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4 Strategies to Help Accountants Avoid E&O Claims During Tax Season

There are myriad of issues that can lead to a claim against accountants and E&O coverage provides the necessary protection. 
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4 strategies to help accountants avoid e&o claims during tax season

Nearly half of professional service providers faced allegations of nonperformance by customers, underscoring the need for errors & omissions insurance, according to a 2020 study by The Hanover.

An error or oversight by a financial professional, such as an accountant or auditor, could lead to a financial loss, not only in terms of the mistake made but from a costly and time-consuming lawsuit, as well. To a certain degree, mistakes are inevitable, but having a well-structured E&O policy in place can help mitigate the risk and protect those involved.

While “claims of professional negligence in accounting might often be based on 'technical or calculating errors,' which do occur, it is not uncommon for these claims to be based on a misunderstanding between the two parties," says Joseph Jones, director of risk management for professional liability, Travelers.

As tax season approaches, agents can help their professional financial services clients have sufficient E&O coverage in place. There are myriad of issues that can lead to a claim against accountants, including missed filing deadlines and disputes over fees and billing, where E&O coverage provides the necessary protection against a potential threat to the accountant's business and license.

Here are four tips agents can share with clients to help them avoid E&O claims during this season: 

1) Know their client. “Accountants should not take on business without proper screening and background checks and should be aware if clients have sued previous certified public accountants (CPAs)," says Cooper O'Connor, senior broker, professional, management and cyber insurance, Burns & Wilcox in partnership with McGowan Program Administrators.

To ensure this is the case, individuals and professional services firms should “spend time getting to know customers and their particular needs," says Lee Genecki, vice president of professional liability, Travelers. “No two professional firms are alike, and a deeper understanding of their exposures and concerns is critical."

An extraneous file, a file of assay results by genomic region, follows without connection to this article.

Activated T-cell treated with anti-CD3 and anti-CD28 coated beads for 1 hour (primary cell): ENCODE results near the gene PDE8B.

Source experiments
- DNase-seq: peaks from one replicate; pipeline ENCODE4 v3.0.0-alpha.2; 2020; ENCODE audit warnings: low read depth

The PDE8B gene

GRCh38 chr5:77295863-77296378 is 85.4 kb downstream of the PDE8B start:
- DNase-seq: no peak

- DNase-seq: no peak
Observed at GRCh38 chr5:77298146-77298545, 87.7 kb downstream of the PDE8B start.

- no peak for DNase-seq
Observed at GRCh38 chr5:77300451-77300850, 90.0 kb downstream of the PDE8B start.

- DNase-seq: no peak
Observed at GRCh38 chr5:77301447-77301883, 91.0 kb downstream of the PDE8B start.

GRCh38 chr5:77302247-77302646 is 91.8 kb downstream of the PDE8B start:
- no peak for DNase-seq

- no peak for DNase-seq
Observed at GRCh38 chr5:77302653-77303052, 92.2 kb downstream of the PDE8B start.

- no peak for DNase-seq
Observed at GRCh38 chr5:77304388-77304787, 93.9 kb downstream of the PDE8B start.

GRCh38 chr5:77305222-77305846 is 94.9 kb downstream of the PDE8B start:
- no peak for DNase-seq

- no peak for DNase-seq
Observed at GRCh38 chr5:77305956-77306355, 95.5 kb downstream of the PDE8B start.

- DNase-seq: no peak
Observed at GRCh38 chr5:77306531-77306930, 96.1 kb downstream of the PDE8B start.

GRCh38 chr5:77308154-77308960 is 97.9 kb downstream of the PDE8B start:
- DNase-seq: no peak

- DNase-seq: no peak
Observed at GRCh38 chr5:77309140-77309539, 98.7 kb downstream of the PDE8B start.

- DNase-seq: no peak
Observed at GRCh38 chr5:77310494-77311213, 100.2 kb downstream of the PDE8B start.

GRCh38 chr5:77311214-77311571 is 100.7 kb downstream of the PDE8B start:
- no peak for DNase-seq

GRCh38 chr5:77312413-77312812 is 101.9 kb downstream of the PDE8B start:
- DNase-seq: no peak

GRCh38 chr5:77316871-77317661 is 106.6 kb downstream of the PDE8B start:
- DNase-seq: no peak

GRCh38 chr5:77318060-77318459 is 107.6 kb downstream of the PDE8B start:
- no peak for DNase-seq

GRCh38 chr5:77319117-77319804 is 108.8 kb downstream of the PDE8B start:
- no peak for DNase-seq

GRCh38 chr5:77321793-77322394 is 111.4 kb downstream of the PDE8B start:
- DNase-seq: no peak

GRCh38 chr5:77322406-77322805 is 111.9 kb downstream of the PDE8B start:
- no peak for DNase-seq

2) Confirm the scope of service. By identifying and confirming the exact services that will be provided to a client, an accountant can prevent misunderstandings and mitigate the time and money spent on defending a nonperformance accusation.

“Always use letters of engagement when providing any audit services," says Tyler Peterson, senior vice president, head of professional risks, Hiscox. “These are critical for laying out the scope of services and responsibilities between parties and helping to manage liability."

And with tax season approaching—whether it is an individual accountant or an accounting firm—“agents should ensure their clients are discussing everything that will be needed to file ahead of time, especially when e-filing," O'Connor says. “Accountants will get information from other accountants, and they will rely on other CPAs for information—agents can work around this in disclaimer letters to ensure they are not responsible for information provided by other CPAs."

3) Keep financial data secure. Accounting firms—which have access to sensitive financial and other personal client data—are a top target for cybercriminals, according to the Journal of Accountancy. As cyberattacks continue to accelerate, “accountants can take steps to shore up their data management systems, since accounting professionals have access to and store a lot of personal and financial data for their clients," Jones says.

For example, when dealing with wire transfers, accountants should “be sure to verbally confirm bank account numbers and wire instructions with their clients before any fund transfers happen," Peterson says. “There are currently high volumes of wire fraud." Finance and insurance are in the top ten industry segments that account for the majority of wire fraud by occurrence and value, according to a report by Verafin.

And while “wire fraud is not traditionally covered under an E&O policy, if you have customers regularly involved in transferring client funds, be sure to look into available cyber liability coverage that will cover these activities," Peterson explains.

4) Keep up to date with changes in laws, regulations and professional standards. A major challenge for all levels of accountants is ensuring they are keeping up with changes to the tax code, as well as accounting and tax management systems to handle taxes online. Also, any changes in tax laws or regulatory requirements can correspond to an increase in risk exposure for accountants.

Further “it is also important for clients to invest in a good tax reviewer on returns after the preparer drafts them," O'Connor says. “As staffing continues to be an issue, with many firms turning to outsourcing, they tend to have less oversight over controls."

Olivia Overman is IA content editor.

Monday, January 30, 2023
E&O Loss Control
Big I Markets